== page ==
The Wisdom of Oz: A Horse Racing Allegory
Likening the current state of horse racing to L. Frank Baum’s timeless children’s book “The Wonderful Wizard of Oz.”
Updated: July 29, 2019 • 2:15 PM ET
L. Frank Baum's "The Wonderful Wizard of Oz" can be likened to many facets of sport.
Today, the state of horse racing is allegorically connected to L. Frank Baum’s classic tale, “The Wonderful Wizard of Oz.” It’s a landscape that is brilliant on the surface, full of diverse and fascinating characters. However, if we drill down a bit and look hard enough, there’s negligence, mismanagement and nothing short of a decentralized state.
Running through our Oz is, of course, the Triple Crown trail. Like the ‘Yellow Brick Road,’ it’s bright, shiny and seems to link the country behind the sport. After Belmont, however, we become lost and lose interest. The state seems minor, even irrelevant to a larger audience.
Certainly, local ovals are well-attended on major race days — but on a regular basis for the most part, patrons are like Baum’s munchkins (no jockey jokes here, mind you!) — well-meaning, but cogs in a larger mysterious wheel. Problems arise stealthily as take outs fluctuate, odds change after the gates open and officials shave pennies off winnings called breakage, like licks from a lollipop.
Thus, bettors feel diminutive and underserved. Track leadership is like that munchkin mayor, unsure of the future now that the Wicked Witch of the East is dead.
Speaking of those that fly on brooms or cast spells, they remind me of our super trainers. Regionally, they control the East and West. None can rival their power; and when they invade a meet, look out for those purses!
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They get the best stock for their barns, the best jockeys and service the best owners. They aren’t all evil or maniacal, but some have come under scrutiny for their practices. They can be both a hindrance and a help to the sport, because they’re magical at what they do. Conversely, won’t their power grow so much that smaller barns will be unable to compete against them at the highest levels?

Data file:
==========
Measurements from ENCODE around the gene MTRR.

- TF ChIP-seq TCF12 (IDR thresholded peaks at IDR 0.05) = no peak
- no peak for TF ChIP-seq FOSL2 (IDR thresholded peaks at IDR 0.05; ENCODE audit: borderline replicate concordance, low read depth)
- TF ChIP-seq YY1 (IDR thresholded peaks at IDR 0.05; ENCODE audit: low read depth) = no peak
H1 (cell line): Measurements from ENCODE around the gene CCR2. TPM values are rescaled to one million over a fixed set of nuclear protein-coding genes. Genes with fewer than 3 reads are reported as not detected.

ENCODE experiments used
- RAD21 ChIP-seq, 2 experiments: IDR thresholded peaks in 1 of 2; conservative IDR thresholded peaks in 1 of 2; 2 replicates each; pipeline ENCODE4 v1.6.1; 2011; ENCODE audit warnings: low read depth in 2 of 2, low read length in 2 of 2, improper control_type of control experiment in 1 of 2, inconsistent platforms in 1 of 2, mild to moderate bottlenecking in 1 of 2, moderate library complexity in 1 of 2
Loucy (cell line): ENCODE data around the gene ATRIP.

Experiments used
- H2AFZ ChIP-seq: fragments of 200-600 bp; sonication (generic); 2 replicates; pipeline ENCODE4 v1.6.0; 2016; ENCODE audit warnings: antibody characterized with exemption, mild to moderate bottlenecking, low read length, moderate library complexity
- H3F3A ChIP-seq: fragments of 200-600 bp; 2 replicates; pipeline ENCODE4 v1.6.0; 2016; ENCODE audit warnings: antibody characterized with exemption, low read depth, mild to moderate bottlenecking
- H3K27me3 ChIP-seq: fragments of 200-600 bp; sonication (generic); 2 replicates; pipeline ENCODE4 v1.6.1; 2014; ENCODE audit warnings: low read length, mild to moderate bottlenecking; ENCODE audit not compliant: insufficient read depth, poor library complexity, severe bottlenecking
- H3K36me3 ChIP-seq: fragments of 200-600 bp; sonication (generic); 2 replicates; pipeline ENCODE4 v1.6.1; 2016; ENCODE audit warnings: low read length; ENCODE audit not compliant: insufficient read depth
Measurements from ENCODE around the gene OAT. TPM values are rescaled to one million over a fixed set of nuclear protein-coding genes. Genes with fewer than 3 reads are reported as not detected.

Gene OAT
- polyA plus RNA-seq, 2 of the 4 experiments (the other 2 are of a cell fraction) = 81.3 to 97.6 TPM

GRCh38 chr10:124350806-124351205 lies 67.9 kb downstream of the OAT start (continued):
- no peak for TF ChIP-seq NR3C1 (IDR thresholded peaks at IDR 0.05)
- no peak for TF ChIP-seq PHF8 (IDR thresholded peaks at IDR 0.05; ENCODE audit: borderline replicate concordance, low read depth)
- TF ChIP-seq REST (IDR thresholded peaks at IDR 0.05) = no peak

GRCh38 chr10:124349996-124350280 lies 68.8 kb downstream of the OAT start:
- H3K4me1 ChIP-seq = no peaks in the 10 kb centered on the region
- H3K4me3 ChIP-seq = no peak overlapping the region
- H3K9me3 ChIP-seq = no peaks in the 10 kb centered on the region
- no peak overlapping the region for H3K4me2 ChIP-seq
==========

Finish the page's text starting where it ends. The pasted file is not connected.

What a spell they have on us.
At the center of Oz, we find a hapless ruler. We have all kinds of wizards in the land of horse racing — take your pick. One example is Wizard Frank Stronach, who owns signature tracks like Santa Anita and Gulfstream Parks, just to name a few. Immediately, that places himself in a powerful set of positions. Despite this, he’s strangely measured with his PR (that odd speech he gave at a hotel after the Santa Anita debacle comes to mind). We don’t really know how much influence he truly possesses.
Cloaked in secrecy, we have venal organizations like Equibase and Twin Spires that control vast amounts of information. They manipulate data-driven platforms that are an Emerald City of capital. Unwilling to put principles above profit, they are costing us by turning potential citizens for the sport into migrants for others.
And finally, what about that oligarchy of stewards who congregate at any given race track in America? Talk about people behind curtains who adhere to their own rules! When those inquiry signs are flashing, who knows what will come next? What we don’t have is a national system of judging races, and that makes these wizards corruptible and contemptible. What will Kentucky Derby 2020 hold?
Despite some of these troubles in our land, we know from Baum’s tale that there were those who were bulwarks against tyranny. Where is our Scarecrow, our Tin Man, our Lion, and for that matter, Dorothy?
Animal rights groups members seem well-positioned to serve as the Scarecrow. They have little when it comes to brains, and most of their arguments for why this sport should end are straw men. I’ve seen very little evidence that they have a viable replacement for horse racing. I will admit though that they have taken advantage of events this past year at Santa Anita by fanning the flames in the fields.
I find the handicapping community to be like the Tin Man; strong in convictions, but possessing little in the heart department. The Andy Serlings and TVG hosts of the world sell and sell their arguments, but they don’t realize how much their opinions impact the tote boards. Some oil might loosen them up to publish their records too; let us all see how hard you folks really work.
If there was a Cowardly Lion, I would think an appropriate one would be the Jockey Club of America. They pretend to serve as a guardian of all things related to horse racing but in fact, they are toothless when it comes to power. They are all roar and no bite with their white papers and flawed statistics. The only solution they have is to ask Congress for help? Cowardly indeed.
Lastly, I think the girl from Kansas is best represented in our horses. They are the only part of this land that seems pure and good. Like Dorothy, they are honest and forthright. They would run their hearts out for us, and do. If only, we could understand their needs better, and build a national system that would codify their treatment on issues like Lasix. Perhaps, like the girl in the shoes, they do just want to go home.
This story of horse racing is like the land of Oz. Off the yellow brick road, you will find a quagmire of regional practices; witches in the East and West, humble scarecrows and heartless tin men, and an Emerald City where a Wizard is ensconced in his own web of lies and deceit.
If only we had a tornado right about now. And maybe, a little dog too.